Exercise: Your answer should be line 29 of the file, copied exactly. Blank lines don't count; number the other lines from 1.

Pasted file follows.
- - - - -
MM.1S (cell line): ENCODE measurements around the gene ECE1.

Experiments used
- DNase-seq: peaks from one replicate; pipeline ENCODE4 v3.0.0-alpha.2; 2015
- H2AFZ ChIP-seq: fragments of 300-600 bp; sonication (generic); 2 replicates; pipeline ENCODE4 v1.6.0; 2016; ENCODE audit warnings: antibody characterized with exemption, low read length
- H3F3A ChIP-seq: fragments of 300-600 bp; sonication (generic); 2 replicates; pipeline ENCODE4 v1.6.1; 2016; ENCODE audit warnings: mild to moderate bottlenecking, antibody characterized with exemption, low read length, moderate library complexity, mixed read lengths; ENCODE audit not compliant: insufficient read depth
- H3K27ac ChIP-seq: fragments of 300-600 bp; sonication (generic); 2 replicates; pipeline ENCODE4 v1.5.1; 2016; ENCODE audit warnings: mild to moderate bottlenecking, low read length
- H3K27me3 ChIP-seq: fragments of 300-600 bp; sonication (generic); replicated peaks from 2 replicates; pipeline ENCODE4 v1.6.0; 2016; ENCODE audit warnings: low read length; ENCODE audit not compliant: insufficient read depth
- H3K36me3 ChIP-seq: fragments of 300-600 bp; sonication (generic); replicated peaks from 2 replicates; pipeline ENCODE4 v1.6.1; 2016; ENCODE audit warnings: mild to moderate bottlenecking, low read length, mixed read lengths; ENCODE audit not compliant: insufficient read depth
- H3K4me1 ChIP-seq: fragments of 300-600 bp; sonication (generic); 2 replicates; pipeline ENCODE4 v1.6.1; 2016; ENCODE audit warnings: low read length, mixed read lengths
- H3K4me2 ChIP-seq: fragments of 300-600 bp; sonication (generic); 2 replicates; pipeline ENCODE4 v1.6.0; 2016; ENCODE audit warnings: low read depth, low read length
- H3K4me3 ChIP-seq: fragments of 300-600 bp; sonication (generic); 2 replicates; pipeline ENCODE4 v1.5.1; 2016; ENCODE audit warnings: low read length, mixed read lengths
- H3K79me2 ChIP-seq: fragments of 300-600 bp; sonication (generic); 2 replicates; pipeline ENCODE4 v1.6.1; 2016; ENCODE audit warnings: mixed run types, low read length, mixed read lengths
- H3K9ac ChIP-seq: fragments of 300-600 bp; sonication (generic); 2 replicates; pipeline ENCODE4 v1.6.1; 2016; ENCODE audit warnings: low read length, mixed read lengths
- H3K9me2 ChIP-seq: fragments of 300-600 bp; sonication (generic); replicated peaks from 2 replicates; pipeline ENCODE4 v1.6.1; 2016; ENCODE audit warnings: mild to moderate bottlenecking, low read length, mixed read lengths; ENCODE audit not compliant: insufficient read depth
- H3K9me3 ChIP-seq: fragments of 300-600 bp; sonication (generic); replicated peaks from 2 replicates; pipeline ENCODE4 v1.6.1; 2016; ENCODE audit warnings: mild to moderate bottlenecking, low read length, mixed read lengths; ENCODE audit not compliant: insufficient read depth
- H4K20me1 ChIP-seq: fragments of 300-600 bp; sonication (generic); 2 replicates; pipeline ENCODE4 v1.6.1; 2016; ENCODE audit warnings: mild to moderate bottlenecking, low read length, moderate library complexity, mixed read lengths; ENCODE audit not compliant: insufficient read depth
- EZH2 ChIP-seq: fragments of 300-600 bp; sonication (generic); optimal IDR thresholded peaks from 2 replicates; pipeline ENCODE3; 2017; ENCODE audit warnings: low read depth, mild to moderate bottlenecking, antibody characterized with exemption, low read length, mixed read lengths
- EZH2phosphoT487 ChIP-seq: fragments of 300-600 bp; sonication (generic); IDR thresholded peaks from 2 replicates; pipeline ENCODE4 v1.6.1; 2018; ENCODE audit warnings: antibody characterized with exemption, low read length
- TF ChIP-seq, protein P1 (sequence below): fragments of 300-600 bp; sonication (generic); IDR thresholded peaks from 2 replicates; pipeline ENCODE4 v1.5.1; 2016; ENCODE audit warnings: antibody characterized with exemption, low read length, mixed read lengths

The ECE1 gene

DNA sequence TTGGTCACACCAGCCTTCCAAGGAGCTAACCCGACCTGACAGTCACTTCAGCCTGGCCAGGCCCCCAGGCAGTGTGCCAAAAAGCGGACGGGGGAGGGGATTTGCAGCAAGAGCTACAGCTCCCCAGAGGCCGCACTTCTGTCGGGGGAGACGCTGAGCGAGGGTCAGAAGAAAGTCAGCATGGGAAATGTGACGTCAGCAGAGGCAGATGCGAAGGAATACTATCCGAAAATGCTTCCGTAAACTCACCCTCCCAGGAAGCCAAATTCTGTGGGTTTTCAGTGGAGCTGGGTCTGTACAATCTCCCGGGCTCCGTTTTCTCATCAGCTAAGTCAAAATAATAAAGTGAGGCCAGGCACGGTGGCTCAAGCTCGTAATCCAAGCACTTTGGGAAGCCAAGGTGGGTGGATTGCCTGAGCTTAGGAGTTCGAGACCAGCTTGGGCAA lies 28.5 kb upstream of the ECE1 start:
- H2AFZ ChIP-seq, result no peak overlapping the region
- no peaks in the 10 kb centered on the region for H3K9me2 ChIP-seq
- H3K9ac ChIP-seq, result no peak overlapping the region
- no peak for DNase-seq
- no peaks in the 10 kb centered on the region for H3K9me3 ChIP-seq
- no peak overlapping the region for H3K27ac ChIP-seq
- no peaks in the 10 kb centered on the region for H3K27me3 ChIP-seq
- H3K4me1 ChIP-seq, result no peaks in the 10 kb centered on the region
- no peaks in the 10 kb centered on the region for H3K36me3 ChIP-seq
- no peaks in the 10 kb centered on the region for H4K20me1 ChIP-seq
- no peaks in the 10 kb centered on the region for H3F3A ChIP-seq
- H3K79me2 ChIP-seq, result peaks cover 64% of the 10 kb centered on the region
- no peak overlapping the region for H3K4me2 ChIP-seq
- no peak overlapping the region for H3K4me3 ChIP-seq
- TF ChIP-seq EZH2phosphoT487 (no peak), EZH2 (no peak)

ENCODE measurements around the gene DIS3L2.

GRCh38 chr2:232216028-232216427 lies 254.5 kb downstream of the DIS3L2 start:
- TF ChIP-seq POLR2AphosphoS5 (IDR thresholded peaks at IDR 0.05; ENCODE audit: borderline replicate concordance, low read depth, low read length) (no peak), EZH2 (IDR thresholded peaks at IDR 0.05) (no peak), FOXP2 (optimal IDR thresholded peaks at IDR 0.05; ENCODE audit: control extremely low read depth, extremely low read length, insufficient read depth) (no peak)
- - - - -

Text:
- H3K4me1 ChIP-seq, result no peaks in the 10 kb centered on the region